Searching over 5,500,000 cases.

Buy This Entire Record For $7.95

Download the entire decision to receive the complete text, official citation,
docket number, dissents and concurrences, and footnotes for this case.

Learn more about what you receive with purchase of this case.

United States v. Elliott

United States District Court, D. New Mexico

September 19, 2017



         This matter is before the Court on Defendant Mark William Elliott's Motion for Suppression of Evidence [Doc. 33]. As grounds for the motion, Elliott argues that he was unconstitutionally searched and seized without a warrant by Albuquerque police, and that the evidence obtained as a result should be suppressed as “fruit of the poisonous tree.” On September 5, 2017, the Court conducted an evidentiary hearing on the motion, at which Elliott was present. After considering the briefs, the evidence, and the oral arguments of counsel, the Court concludes that the motion to suppress should be denied. The initial encounter, including the officers' questions to the Defendant, was justified under the community caretaker exception to the Fourth Amendment. However, that initial encounter quickly gave way to a pat-down search that was justified for officer safety under the Supreme Court's opinion in Terry v. Ohio, 392 U.S. 1, 19 (1968). Defendant's attempt to conceal from the officers the fact that he had a gun and his subsequent attempt to flee the pat-down justified his arrest. The drug evidence found in Defendant's jacket was properly discovered in a search pursuant to that arrest.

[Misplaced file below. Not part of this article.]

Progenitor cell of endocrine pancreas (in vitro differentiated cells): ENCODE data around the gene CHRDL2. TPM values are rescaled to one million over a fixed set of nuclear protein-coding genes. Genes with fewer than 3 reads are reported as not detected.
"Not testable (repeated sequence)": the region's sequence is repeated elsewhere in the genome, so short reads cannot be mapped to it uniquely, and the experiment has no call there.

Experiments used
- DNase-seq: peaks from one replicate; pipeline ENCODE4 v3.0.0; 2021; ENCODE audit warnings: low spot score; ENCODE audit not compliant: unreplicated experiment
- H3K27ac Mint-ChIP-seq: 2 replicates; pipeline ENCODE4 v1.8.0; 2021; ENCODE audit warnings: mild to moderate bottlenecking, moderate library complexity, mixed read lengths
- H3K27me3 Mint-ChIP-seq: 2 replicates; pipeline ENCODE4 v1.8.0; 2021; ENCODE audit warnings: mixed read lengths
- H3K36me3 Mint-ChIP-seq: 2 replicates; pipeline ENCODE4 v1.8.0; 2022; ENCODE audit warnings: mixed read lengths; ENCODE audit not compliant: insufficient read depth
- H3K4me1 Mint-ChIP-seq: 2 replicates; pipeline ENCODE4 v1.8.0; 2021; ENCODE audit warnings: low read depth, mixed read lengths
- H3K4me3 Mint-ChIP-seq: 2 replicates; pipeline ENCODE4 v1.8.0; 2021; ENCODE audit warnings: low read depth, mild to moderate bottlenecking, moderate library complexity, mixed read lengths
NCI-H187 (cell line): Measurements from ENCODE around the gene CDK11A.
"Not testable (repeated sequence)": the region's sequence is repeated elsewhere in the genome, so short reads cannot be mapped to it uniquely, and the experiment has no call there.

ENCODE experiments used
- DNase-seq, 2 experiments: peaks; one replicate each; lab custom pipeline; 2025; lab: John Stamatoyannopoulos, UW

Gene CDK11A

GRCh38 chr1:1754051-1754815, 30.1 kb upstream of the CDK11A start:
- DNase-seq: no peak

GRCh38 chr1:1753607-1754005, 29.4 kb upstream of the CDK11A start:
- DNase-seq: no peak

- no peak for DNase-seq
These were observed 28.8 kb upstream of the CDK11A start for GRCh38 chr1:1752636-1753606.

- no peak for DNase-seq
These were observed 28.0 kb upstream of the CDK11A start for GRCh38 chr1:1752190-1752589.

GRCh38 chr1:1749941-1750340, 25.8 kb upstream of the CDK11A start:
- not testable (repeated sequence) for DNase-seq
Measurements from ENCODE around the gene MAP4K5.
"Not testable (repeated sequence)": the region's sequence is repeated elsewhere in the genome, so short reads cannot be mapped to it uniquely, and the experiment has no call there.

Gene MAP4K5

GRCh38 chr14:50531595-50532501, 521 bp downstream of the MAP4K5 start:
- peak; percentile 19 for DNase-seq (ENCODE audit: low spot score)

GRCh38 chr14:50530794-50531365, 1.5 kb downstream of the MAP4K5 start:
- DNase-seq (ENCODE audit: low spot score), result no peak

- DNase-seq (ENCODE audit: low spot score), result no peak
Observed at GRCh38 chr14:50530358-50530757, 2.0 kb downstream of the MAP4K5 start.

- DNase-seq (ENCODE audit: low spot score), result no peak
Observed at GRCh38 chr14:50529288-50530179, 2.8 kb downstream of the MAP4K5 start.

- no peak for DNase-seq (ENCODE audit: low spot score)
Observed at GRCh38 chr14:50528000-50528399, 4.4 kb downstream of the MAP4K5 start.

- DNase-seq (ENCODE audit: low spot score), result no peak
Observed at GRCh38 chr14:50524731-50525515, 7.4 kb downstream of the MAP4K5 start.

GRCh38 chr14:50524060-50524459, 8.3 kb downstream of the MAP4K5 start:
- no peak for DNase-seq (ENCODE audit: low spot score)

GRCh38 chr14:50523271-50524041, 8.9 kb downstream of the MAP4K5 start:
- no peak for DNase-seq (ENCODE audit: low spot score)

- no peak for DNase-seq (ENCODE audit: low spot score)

On March 25, 2016, a 911 caller who identified herself as “Donna” alerted police to an unresponsive adult male lying on the sidewalk beside a red motorcycle near the intersection of Hermosa Drive NE and Candelaria Rd. NE in Albuquerque, New Mexico. See Exhibit 1 (recording of call) and Exhibit 2 (transcript of call). Donna said that she did not think the man was breathing, but that she did not want to get too close. Id. The Albuquerque Police Department (“APD”) dispatched officers to the scene.

         Three APD officers-Sabrina Lopez, Jon Oguin, and Robert Sanchez-arrived at the scene and saw the motorcycle parked at the side of the road in close proximity to a stop sign, with Elliott lying on his back on the sidewalk next to the motorcycle with his eyes closed. Transcript of hearing at 12, 15-17, 47-49, 64-65. There were keys lying on the sidewalk near Elliott. Id. at 18. Sanchez moved the keys away from Elliott. Id. at 18-19. Then, Sanchez tugged on Elliott's jacket, id. at 19; he awoke immediately and quickly stood up. Id. The officers asked Elliott several times if he was alright, but he did not respond at first. Id. at 20-21; Exhibit 1. Eventually, Elliott said that he was tired. Exhibit 1. Sanchez asked, “What are you tired for?” Exhibit 1. Again, Elliott gave no audible response. Id. At the hearing, all three officers testified that Elliott was verbally non-compliant by refusing to answer their questions, and that he displayed unusual and nervous behavior by glancing around quickly, as though scanning for a route of escape. Transcript at 20-21, 52-53, 70-71. He also rubbed his hands on his pockets and repeatedly picked his foot up and put it down. Id. at 56, 70. One of the officers asked for Elliott's identification, which he obtained by twisting his body and using his left hand to cover his right front pants pocket and his right hand to reach into his right rear pants pocket to get the identification card. Exhibit 1; Transcript at 24-25, 71. This behavior was unusual and caused Lopez to be suspicious that Elliott might have a weapon in that front pocket. Transcript at 71. Elliott handed his identification to Lopez. Id. at 32, 72. Observing a bulge in Elliott's right front pants pocket that she believed might be a weapon, Lopez alerted Oguin and then told Sanchez to pat down Elliott for weapons. Id. at 22, 50-51, 71-72.